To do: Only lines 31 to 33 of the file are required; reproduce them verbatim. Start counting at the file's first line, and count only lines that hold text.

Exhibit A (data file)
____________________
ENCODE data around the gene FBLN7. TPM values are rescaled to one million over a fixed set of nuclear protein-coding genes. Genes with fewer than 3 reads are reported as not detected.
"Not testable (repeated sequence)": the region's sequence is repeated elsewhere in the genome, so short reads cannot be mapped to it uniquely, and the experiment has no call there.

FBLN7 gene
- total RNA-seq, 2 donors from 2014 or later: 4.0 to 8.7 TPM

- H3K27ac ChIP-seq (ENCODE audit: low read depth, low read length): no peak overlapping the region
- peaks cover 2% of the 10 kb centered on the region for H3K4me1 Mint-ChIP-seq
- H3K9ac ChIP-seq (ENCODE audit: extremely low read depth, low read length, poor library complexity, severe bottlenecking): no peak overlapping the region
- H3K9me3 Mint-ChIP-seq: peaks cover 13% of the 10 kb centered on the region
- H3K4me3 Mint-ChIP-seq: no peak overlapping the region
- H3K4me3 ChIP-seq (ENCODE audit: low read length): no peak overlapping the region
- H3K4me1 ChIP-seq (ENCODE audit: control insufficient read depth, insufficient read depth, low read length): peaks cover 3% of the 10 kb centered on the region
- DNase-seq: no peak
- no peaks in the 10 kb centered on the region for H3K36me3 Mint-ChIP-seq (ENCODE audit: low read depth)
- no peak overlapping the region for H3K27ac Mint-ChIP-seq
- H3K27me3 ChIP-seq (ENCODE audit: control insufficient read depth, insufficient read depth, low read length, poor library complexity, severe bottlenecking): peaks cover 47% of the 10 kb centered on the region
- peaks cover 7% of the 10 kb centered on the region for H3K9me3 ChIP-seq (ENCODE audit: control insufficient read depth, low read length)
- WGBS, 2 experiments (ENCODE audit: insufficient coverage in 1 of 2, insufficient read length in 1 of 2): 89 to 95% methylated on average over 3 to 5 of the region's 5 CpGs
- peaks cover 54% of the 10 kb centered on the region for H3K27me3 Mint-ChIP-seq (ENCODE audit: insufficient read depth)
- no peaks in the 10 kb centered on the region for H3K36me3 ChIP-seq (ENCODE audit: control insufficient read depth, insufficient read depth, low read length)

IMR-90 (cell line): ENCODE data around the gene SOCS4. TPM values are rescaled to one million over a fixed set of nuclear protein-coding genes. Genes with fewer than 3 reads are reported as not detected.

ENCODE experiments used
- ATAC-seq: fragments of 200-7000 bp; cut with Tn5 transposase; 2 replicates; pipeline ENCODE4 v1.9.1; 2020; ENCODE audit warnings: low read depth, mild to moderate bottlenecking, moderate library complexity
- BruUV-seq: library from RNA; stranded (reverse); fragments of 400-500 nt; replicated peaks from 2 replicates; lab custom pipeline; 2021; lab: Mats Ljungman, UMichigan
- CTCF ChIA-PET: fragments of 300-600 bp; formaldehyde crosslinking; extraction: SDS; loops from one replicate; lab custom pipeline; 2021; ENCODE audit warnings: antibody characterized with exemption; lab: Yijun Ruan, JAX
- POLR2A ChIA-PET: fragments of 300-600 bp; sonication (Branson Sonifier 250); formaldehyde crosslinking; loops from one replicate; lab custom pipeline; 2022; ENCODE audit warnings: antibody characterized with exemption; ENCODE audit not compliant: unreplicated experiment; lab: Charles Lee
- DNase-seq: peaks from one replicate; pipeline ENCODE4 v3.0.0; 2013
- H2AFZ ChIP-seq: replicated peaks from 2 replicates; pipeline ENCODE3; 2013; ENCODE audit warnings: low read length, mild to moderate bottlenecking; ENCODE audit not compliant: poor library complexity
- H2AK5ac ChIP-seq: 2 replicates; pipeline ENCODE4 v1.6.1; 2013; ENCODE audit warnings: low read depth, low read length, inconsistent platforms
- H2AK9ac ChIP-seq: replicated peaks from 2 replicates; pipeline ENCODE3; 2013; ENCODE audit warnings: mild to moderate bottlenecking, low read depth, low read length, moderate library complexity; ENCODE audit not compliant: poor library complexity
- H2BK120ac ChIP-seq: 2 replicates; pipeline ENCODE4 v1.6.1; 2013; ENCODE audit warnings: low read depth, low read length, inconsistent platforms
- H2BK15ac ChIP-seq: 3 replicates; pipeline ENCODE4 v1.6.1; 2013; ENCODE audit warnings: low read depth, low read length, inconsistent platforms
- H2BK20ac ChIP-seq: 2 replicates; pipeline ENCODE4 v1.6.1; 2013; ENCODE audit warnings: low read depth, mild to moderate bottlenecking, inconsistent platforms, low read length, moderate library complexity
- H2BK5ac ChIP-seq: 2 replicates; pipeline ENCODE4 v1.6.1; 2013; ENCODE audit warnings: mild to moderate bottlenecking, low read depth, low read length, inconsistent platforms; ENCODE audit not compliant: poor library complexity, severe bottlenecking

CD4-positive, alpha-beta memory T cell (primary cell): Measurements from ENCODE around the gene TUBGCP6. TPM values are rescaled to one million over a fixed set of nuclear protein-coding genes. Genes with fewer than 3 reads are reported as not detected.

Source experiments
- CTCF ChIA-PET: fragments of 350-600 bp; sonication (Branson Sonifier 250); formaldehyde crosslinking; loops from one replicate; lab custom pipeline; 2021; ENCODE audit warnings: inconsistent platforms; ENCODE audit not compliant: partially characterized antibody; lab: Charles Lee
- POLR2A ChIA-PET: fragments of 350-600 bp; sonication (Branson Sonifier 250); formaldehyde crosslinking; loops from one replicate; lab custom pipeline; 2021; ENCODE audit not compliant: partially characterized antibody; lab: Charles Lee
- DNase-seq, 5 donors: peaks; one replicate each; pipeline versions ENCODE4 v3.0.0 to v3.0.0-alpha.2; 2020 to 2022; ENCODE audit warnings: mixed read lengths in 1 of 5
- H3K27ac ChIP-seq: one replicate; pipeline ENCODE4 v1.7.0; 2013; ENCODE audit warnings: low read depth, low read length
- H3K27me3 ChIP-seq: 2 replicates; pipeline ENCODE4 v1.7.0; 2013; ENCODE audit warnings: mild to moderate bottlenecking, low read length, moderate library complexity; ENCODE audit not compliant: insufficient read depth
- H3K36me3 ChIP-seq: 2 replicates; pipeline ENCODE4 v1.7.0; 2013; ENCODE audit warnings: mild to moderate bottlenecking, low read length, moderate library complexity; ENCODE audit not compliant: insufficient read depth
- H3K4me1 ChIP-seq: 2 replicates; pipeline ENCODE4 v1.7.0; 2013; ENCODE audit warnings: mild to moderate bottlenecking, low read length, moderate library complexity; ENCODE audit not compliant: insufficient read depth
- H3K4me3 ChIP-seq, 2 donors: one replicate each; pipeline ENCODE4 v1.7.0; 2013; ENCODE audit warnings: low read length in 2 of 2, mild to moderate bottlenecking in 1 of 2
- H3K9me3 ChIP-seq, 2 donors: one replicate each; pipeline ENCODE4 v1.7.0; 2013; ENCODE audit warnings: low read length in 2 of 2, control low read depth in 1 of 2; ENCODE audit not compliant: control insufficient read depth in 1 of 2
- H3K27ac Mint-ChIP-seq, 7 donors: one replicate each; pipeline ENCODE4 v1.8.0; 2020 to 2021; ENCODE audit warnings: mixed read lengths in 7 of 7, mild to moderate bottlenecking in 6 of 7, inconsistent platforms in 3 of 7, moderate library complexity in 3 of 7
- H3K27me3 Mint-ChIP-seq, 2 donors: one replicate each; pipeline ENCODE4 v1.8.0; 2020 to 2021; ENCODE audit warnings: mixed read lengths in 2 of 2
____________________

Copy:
- H2BK15ac ChIP-seq: 3 replicates; pipeline ENCODE4 v1.6.1; 2013; ENCODE audit warnings: low read depth, low read length, inconsistent platforms
- H2BK20ac ChIP-seq: 2 replicates; pipeline ENCODE4 v1.6.1; 2013; ENCODE audit warnings: low read depth, mild to moderate bottlenecking, inconsistent platforms, low read length, moderate library complexity
- H2BK5ac ChIP-seq: 2 replicates; pipeline ENCODE4 v1.6.1; 2013; ENCODE audit warnings: mild to moderate bottlenecking, low read depth, low read length, inconsistent platforms; ENCODE audit not compliant: poor library complexity, severe bottlenecking